Uber, Lyft bill fixing New Mexico impasse heads to committee

FILE - In this March 12, 2014 file photo, Katie Baranyuk gets out of a car driven by Dara Jenkins, a driver for the ride-sharing service Lyft, after getting a ride to downtown Seattle. The Labor Department on Wednesday, July 15, 2015 issued new guidance intended to help companies answer whether a worker is an employee or a contractor. The issue has taken on greater urgency with the growth of sharing-economy firms such as Lyft, Uber and TaskRabbit, which increasingly rely on independent workers, often for short-term projects. (AP Photo/Ted S. Warren, File)

SANTA FE (AP) – A bill aimed at welcoming and regulating ride-booking companies like Uber and Lyft is going to a key House panel.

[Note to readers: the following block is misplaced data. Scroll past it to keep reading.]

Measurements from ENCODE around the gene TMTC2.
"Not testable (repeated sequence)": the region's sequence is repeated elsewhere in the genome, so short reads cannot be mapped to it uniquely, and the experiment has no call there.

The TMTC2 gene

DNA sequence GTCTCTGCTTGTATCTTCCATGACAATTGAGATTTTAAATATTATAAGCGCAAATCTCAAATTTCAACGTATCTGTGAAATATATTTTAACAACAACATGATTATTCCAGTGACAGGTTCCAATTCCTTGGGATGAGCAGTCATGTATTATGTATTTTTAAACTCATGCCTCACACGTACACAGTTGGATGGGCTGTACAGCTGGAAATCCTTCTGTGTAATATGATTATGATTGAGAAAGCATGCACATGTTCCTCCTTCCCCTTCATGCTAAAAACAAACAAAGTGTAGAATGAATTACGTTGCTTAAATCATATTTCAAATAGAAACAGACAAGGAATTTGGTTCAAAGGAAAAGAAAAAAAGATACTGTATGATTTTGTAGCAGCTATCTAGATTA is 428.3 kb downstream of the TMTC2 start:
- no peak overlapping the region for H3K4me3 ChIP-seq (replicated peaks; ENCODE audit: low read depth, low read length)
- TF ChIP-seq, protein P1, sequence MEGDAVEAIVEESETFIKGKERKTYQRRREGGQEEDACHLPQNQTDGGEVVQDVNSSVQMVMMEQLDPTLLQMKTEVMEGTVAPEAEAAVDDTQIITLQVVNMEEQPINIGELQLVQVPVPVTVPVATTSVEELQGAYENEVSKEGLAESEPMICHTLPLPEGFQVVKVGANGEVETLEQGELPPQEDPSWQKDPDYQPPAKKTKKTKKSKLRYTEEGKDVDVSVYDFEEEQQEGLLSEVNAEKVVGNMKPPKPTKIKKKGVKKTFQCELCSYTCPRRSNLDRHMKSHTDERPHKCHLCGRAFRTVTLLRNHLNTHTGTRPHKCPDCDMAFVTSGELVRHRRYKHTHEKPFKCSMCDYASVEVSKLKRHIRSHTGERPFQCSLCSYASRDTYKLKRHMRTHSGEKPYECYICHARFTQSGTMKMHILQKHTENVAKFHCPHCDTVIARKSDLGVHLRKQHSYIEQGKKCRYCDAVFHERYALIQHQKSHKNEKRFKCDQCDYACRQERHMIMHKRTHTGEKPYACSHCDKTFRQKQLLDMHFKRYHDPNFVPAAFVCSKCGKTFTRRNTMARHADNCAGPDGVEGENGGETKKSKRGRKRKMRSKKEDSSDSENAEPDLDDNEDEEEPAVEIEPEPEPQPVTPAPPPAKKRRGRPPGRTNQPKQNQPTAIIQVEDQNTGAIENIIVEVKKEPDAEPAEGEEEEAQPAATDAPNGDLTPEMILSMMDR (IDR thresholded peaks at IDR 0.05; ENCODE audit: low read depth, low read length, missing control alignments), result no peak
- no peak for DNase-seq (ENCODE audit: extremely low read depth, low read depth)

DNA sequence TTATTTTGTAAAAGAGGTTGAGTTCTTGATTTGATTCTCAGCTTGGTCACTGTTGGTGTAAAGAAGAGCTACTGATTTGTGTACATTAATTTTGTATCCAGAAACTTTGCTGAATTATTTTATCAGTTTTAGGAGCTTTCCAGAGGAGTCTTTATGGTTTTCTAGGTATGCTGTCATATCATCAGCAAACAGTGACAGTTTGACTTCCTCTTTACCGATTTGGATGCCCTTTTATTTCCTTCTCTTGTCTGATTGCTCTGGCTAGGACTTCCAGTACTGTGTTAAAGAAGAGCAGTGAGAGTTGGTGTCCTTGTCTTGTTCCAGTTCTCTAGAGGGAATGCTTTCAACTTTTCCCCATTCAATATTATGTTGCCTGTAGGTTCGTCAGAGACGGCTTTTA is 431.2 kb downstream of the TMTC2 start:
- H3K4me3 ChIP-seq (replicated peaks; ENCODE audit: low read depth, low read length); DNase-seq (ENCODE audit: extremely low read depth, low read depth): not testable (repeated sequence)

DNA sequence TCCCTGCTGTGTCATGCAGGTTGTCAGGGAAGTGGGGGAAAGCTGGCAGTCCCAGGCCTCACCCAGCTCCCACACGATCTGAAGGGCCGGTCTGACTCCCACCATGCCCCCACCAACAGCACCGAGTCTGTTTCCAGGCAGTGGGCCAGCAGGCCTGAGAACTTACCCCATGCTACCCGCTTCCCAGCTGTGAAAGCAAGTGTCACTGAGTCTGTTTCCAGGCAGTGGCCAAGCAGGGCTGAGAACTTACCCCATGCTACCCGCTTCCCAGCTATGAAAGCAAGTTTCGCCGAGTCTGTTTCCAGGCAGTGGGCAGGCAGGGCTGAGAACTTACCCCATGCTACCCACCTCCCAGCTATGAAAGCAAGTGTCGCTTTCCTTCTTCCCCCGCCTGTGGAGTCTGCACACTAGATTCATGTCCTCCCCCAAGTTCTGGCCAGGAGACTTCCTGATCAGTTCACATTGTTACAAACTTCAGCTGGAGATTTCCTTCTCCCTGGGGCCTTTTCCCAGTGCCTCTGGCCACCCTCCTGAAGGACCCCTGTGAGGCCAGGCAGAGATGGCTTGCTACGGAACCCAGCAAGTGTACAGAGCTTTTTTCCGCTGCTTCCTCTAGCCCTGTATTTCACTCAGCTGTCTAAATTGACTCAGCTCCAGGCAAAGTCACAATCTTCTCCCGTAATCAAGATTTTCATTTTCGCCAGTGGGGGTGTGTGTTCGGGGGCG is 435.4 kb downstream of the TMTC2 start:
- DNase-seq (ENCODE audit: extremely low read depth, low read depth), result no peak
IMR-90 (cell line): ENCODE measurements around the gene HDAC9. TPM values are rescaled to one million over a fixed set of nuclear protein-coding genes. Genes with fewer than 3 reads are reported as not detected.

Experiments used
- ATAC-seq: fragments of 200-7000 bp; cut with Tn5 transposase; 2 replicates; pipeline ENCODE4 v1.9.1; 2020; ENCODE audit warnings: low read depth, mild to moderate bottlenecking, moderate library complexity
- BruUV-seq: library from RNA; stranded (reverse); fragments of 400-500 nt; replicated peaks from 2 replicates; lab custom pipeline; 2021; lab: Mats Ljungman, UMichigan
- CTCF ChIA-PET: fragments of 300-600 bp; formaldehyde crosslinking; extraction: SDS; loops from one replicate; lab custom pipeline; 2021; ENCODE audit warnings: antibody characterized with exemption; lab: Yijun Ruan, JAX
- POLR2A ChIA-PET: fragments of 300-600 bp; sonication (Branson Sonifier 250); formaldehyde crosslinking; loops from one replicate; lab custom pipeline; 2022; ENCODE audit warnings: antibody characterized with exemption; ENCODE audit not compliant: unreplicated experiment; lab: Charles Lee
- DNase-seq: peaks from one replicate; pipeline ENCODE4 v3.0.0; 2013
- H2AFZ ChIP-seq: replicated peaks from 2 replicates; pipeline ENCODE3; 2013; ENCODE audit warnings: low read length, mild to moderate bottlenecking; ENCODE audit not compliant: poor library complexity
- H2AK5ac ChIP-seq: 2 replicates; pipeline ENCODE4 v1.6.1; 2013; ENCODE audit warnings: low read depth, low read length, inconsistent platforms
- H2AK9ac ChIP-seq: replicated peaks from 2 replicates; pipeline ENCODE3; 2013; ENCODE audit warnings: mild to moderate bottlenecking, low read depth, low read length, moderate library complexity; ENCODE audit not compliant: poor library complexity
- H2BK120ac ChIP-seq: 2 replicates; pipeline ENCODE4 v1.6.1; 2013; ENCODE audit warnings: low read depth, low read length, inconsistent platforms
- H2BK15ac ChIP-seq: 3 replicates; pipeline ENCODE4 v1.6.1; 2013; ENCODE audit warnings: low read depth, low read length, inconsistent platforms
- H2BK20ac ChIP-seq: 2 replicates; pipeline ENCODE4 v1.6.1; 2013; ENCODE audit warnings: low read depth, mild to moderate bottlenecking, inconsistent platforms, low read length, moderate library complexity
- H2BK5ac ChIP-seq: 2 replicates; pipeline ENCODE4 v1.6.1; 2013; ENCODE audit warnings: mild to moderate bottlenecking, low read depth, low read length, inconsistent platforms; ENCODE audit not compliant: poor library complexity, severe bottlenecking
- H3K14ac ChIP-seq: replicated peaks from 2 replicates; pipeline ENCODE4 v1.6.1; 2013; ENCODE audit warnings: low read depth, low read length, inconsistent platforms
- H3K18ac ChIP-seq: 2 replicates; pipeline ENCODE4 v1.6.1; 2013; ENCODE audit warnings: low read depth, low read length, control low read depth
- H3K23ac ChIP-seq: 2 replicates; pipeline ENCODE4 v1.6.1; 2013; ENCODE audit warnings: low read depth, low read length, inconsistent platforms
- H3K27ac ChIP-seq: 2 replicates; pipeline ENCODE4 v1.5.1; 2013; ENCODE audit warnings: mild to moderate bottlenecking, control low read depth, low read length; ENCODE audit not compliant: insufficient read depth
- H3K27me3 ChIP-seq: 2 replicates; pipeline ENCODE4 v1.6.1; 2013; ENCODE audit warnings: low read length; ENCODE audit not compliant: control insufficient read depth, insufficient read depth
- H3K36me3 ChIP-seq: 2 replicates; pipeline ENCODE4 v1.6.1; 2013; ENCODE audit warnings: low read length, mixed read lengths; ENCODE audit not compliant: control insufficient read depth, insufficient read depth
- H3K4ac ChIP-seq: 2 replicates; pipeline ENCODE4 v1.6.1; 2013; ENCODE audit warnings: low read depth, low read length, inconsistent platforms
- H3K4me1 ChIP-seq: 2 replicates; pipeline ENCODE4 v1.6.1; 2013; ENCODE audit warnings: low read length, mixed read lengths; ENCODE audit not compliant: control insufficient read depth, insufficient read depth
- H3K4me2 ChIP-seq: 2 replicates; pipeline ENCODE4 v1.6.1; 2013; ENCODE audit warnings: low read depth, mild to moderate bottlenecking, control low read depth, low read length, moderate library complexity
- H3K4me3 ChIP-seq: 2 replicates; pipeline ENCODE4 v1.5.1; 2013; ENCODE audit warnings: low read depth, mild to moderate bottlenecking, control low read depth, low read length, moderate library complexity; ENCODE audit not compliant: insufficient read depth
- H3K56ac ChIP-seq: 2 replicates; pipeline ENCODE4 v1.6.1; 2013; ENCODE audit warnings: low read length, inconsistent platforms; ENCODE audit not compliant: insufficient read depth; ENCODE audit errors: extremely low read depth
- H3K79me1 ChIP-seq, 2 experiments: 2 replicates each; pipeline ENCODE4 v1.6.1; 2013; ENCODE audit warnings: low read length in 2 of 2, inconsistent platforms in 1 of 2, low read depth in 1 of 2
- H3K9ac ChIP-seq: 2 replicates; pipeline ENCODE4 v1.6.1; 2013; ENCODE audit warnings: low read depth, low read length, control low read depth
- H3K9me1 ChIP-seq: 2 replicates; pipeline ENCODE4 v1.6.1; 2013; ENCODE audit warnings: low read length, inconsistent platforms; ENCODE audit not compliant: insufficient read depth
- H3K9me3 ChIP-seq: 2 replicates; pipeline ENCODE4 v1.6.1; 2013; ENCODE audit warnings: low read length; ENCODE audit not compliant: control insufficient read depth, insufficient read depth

The House Judiciary Committee is scheduled Thursday to debate a proposal that regulate the companies amid confusion in the state.

The legal status of the companies has been in limbo in the state since they began offering services in 2014. The companies say the state’s Motor Carrier Act doesn’t apply to them because they don’t operate as commercial taxi businesses.

Uber and Lyft offer an online service that allows people with cars to connect with people seeking rides.

Traditional taxi companies say ride-booking services still need to be regulated.

Rep. Monica Youngblood, an Albuquerque Republican, is sponsoring a bill that would allow the companies to operate legally in New Mexico.

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